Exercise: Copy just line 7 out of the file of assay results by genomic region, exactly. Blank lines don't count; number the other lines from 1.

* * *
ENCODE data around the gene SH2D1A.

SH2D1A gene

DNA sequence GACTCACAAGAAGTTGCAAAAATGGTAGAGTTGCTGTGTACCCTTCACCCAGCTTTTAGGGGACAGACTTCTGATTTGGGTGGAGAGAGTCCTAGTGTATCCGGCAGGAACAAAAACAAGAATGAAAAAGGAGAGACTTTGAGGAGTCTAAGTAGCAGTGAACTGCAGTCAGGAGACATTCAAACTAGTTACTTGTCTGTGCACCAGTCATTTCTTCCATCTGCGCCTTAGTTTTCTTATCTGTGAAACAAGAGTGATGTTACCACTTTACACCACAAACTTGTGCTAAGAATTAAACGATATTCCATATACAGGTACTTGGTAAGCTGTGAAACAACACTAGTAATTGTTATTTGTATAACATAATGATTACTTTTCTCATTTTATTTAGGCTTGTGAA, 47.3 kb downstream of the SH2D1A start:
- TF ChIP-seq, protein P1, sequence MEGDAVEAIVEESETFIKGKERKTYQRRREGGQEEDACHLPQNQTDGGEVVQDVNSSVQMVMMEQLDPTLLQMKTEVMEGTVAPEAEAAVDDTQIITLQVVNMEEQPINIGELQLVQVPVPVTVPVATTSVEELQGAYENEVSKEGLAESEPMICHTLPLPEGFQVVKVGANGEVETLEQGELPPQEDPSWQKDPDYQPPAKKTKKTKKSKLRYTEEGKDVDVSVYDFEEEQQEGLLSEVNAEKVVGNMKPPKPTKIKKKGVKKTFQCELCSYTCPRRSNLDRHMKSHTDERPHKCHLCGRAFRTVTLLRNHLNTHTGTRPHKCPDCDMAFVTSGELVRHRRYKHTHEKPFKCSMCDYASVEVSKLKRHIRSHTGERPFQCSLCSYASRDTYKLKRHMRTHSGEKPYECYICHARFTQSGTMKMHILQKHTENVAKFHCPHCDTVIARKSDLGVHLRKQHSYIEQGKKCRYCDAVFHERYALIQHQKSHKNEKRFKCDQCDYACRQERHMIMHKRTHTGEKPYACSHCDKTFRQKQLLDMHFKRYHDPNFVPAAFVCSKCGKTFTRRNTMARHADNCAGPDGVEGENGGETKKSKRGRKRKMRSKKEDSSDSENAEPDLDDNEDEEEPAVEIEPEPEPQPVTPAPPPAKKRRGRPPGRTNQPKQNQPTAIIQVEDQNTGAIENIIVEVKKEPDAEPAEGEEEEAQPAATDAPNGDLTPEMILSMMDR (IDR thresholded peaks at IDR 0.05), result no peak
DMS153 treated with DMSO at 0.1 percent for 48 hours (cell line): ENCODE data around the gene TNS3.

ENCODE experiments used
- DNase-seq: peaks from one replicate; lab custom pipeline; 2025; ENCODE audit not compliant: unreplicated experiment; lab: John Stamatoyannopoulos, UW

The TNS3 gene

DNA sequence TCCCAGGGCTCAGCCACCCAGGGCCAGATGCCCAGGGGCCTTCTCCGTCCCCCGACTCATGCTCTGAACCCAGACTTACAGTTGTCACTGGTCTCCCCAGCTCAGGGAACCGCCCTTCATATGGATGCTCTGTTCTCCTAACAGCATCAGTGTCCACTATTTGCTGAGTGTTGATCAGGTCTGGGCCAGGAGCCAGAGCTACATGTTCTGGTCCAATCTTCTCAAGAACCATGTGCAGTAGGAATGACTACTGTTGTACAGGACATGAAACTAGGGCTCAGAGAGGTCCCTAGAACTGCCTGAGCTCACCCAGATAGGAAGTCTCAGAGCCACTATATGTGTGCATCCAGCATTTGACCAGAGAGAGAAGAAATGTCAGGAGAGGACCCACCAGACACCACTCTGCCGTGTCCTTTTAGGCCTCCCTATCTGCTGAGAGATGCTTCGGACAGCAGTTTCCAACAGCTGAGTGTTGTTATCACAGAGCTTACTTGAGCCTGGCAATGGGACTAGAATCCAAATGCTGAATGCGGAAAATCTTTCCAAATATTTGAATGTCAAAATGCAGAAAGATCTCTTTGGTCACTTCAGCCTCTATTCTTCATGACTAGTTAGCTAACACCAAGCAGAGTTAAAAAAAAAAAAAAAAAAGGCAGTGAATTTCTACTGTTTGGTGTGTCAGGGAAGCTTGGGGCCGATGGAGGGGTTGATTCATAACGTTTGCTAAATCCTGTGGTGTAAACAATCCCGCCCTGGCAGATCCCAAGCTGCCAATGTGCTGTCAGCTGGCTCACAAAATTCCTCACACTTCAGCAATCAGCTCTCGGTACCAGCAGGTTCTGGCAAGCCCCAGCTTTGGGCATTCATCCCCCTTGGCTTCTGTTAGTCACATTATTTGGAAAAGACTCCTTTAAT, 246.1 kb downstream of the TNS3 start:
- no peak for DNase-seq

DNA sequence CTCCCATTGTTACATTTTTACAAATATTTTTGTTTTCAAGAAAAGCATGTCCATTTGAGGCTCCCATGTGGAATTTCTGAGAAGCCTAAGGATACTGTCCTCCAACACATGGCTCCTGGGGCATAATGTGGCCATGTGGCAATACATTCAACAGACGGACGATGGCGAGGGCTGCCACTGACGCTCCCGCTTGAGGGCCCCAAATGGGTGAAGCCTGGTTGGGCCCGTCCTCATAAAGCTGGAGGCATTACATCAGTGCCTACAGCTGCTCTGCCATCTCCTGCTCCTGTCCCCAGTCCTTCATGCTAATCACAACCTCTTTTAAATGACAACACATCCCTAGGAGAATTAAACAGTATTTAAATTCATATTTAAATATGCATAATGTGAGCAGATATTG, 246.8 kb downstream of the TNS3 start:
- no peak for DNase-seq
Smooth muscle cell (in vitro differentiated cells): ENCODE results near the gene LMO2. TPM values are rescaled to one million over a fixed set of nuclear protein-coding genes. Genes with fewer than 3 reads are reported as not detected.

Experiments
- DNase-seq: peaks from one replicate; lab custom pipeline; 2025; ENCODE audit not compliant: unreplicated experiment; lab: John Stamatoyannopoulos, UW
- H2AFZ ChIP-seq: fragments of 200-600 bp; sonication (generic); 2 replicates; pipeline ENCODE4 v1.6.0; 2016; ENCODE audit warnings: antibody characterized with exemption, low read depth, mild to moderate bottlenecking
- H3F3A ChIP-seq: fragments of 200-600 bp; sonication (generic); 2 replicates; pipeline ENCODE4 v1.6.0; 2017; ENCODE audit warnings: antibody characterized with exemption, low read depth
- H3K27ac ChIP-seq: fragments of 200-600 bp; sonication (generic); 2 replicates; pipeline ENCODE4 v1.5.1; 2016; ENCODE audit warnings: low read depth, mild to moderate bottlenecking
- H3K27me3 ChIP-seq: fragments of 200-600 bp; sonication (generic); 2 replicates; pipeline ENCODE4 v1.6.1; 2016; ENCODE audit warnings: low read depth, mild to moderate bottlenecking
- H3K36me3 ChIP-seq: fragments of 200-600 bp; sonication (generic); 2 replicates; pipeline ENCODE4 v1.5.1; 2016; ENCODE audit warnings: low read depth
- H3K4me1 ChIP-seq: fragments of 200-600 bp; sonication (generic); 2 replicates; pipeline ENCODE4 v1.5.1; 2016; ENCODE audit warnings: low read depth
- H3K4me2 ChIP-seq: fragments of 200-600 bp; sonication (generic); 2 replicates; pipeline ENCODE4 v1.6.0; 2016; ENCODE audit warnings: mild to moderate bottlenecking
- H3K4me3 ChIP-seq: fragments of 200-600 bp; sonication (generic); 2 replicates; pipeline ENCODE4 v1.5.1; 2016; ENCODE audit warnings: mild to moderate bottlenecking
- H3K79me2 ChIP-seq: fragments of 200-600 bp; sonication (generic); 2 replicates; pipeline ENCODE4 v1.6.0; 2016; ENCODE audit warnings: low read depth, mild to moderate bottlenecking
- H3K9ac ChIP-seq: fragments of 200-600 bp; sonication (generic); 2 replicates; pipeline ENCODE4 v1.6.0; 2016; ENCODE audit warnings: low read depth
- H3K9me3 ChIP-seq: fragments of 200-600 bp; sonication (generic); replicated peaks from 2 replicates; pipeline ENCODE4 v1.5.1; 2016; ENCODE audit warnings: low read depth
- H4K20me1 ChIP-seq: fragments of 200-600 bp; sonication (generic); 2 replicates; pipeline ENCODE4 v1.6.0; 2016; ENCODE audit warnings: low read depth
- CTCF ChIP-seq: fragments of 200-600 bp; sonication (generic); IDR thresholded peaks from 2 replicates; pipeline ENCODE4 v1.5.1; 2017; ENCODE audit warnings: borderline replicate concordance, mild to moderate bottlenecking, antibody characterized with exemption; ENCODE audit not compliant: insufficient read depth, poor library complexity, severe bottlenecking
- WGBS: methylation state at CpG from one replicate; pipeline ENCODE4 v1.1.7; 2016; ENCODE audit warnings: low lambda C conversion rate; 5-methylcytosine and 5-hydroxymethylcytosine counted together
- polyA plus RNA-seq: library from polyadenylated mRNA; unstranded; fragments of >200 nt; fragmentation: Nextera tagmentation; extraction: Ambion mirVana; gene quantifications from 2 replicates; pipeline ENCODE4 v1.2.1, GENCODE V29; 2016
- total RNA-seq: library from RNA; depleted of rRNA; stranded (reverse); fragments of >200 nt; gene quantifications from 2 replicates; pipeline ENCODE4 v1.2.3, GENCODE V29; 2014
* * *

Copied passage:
- DNase-seq: peaks from one replicate; lab custom pipeline; 2025; ENCODE audit not compliant: unreplicated experiment; lab: John Stamatoyannopoulos, UW